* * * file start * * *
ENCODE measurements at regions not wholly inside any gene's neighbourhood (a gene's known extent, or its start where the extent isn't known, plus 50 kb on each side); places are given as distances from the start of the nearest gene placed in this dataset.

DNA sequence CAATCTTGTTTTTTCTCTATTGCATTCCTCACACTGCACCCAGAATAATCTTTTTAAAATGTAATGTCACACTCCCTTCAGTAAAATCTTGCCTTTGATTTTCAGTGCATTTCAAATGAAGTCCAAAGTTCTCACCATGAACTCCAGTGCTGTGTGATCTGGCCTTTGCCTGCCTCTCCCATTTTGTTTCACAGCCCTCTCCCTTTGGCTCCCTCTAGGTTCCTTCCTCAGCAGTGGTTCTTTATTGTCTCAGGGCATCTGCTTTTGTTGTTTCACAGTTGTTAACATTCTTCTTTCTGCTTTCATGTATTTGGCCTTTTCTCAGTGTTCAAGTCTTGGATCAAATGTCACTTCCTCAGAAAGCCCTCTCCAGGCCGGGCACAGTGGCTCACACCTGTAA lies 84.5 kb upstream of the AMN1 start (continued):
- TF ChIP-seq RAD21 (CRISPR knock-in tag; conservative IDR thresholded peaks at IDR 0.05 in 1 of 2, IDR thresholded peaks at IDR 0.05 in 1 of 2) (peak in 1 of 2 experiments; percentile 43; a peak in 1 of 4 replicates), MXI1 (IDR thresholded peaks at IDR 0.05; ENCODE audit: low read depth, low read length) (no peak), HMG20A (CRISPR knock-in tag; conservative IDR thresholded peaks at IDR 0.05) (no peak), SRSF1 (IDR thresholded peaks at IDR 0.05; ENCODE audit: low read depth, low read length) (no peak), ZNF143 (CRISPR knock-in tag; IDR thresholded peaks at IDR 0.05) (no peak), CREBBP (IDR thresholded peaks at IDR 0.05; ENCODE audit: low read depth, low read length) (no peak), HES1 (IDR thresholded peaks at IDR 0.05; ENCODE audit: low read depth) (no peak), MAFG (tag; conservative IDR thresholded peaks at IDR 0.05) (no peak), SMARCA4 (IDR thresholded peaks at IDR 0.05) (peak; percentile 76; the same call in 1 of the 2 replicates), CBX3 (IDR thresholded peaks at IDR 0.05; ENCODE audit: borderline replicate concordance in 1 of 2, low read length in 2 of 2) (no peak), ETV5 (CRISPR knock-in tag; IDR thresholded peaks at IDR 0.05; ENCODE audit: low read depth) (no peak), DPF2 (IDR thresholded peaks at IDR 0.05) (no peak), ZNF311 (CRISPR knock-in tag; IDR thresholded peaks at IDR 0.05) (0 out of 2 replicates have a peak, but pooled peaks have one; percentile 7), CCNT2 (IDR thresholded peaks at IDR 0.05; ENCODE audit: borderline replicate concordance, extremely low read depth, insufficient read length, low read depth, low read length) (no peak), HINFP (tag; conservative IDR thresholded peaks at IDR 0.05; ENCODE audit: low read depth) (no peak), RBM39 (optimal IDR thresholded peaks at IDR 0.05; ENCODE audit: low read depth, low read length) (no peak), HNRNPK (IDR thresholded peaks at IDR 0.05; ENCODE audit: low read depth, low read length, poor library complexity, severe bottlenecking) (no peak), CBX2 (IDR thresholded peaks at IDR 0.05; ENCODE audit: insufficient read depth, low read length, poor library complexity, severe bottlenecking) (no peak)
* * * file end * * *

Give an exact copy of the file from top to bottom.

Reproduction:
ENCODE measurements at regions not wholly inside any gene's neighbourhood (a gene's known extent, or its start where the extent isn't known, plus 50 kb on each side); places are given as distances from the start of the nearest gene placed in this dataset.

DNA sequence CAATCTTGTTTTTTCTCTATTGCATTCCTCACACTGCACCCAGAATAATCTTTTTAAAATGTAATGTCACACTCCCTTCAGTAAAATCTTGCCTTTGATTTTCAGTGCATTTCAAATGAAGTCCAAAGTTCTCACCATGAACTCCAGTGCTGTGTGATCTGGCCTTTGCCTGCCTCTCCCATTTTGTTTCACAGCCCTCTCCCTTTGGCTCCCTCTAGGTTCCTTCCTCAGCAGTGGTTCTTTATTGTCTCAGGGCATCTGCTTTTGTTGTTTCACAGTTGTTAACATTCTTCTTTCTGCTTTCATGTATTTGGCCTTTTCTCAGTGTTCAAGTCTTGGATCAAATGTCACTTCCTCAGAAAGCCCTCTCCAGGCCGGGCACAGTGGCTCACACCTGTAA lies 84.5 kb upstream of the AMN1 start (continued):
- TF ChIP-seq RAD21 (CRISPR knock-in tag; conservative IDR thresholded peaks at IDR 0.05 in 1 of 2, IDR thresholded peaks at IDR 0.05 in 1 of 2) (peak in 1 of 2 experiments; percentile 43; a peak in 1 of 4 replicates), MXI1 (IDR thresholded peaks at IDR 0.05; ENCODE audit: low read depth, low read length) (no peak), HMG20A (CRISPR knock-in tag; conservative IDR thresholded peaks at IDR 0.05) (no peak), SRSF1 (IDR thresholded peaks at IDR 0.05; ENCODE audit: low read depth, low read length) (no peak), ZNF143 (CRISPR knock-in tag; IDR thresholded peaks at IDR 0.05) (no peak), CREBBP (IDR thresholded peaks at IDR 0.05; ENCODE audit: low read depth, low read length) (no peak), HES1 (IDR thresholded peaks at IDR 0.05; ENCODE audit: low read depth) (no peak), MAFG (tag; conservative IDR thresholded peaks at IDR 0.05) (no peak), SMARCA4 (IDR thresholded peaks at IDR 0.05) (peak; percentile 76; the same call in 1 of the 2 replicates), CBX3 (IDR thresholded peaks at IDR 0.05; ENCODE audit: borderline replicate concordance in 1 of 2, low read length in 2 of 2) (no peak), ETV5 (CRISPR knock-in tag; IDR thresholded peaks at IDR 0.05; ENCODE audit: low read depth) (no peak), DPF2 (IDR thresholded peaks at IDR 0.05) (no peak), ZNF311 (CRISPR knock-in tag; IDR thresholded peaks at IDR 0.05) (0 out of 2 replicates have a peak, but pooled peaks have one; percentile 7), CCNT2 (IDR thresholded peaks at IDR 0.05; ENCODE audit: borderline replicate concordance, extremely low read depth, insufficient read length, low read depth, low read length) (no peak), HINFP (tag; conservative IDR thresholded peaks at IDR 0.05; ENCODE audit: low read depth) (no peak), RBM39 (optimal IDR thresholded peaks at IDR 0.05; ENCODE audit: low read depth, low read length) (no peak), HNRNPK (IDR thresholded peaks at IDR 0.05; ENCODE audit: low read depth, low read length, poor library complexity, severe bottlenecking) (no peak), CBX2 (IDR thresholded peaks at IDR 0.05; ENCODE audit: insufficient read depth, low read length, poor library complexity, severe bottlenecking) (no peak)